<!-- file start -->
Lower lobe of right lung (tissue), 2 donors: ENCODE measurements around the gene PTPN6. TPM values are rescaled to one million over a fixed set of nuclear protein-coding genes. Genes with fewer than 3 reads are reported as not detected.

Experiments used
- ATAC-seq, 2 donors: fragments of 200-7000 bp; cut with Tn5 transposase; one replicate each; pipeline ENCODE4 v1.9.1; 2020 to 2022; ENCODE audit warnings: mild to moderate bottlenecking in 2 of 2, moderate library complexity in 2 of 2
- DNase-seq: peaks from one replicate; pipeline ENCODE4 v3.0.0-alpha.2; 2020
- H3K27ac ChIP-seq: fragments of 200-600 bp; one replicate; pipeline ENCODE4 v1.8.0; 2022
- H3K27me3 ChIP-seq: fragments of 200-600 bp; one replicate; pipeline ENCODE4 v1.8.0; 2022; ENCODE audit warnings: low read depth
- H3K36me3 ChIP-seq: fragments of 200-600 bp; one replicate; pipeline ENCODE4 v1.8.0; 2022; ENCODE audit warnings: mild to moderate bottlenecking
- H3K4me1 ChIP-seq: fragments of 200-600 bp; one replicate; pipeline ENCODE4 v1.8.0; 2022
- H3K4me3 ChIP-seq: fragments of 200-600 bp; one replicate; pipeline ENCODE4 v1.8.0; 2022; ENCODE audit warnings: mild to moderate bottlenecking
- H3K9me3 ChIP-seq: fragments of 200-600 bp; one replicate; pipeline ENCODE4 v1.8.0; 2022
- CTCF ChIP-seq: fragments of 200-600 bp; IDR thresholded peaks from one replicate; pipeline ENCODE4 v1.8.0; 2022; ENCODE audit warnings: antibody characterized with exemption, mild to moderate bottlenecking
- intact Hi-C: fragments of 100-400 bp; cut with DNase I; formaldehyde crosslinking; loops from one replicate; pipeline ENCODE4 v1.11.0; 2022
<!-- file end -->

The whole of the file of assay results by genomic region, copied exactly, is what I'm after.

Lower lobe of right lung (tissue), 2 donors: ENCODE measurements around the gene PTPN6. TPM values are rescaled to one million over a fixed set of nuclear protein-coding genes. Genes with fewer than 3 reads are reported as not detected.

Experiments used
- ATAC-seq, 2 donors: fragments of 200-7000 bp; cut with Tn5 transposase; one replicate each; pipeline ENCODE4 v1.9.1; 2020 to 2022; ENCODE audit warnings: mild to moderate bottlenecking in 2 of 2, moderate library complexity in 2 of 2
- DNase-seq: peaks from one replicate; pipeline ENCODE4 v3.0.0-alpha.2; 2020
- H3K27ac ChIP-seq: fragments of 200-600 bp; one replicate; pipeline ENCODE4 v1.8.0; 2022
- H3K27me3 ChIP-seq: fragments of 200-600 bp; one replicate; pipeline ENCODE4 v1.8.0; 2022; ENCODE audit warnings: low read depth
- H3K36me3 ChIP-seq: fragments of 200-600 bp; one replicate; pipeline ENCODE4 v1.8.0; 2022; ENCODE audit warnings: mild to moderate bottlenecking
- H3K4me1 ChIP-seq: fragments of 200-600 bp; one replicate; pipeline ENCODE4 v1.8.0; 2022
- H3K4me3 ChIP-seq: fragments of 200-600 bp; one replicate; pipeline ENCODE4 v1.8.0; 2022; ENCODE audit warnings: mild to moderate bottlenecking
- H3K9me3 ChIP-seq: fragments of 200-600 bp; one replicate; pipeline ENCODE4 v1.8.0; 2022
- CTCF ChIP-seq: fragments of 200-600 bp; IDR thresholded peaks from one replicate; pipeline ENCODE4 v1.8.0; 2022; ENCODE audit warnings: antibody characterized with exemption, mild to moderate bottlenecking
- intact Hi-C: fragments of 100-400 bp; cut with DNase I; formaldehyde crosslinking; loops from one replicate; pipeline ENCODE4 v1.11.0; 2022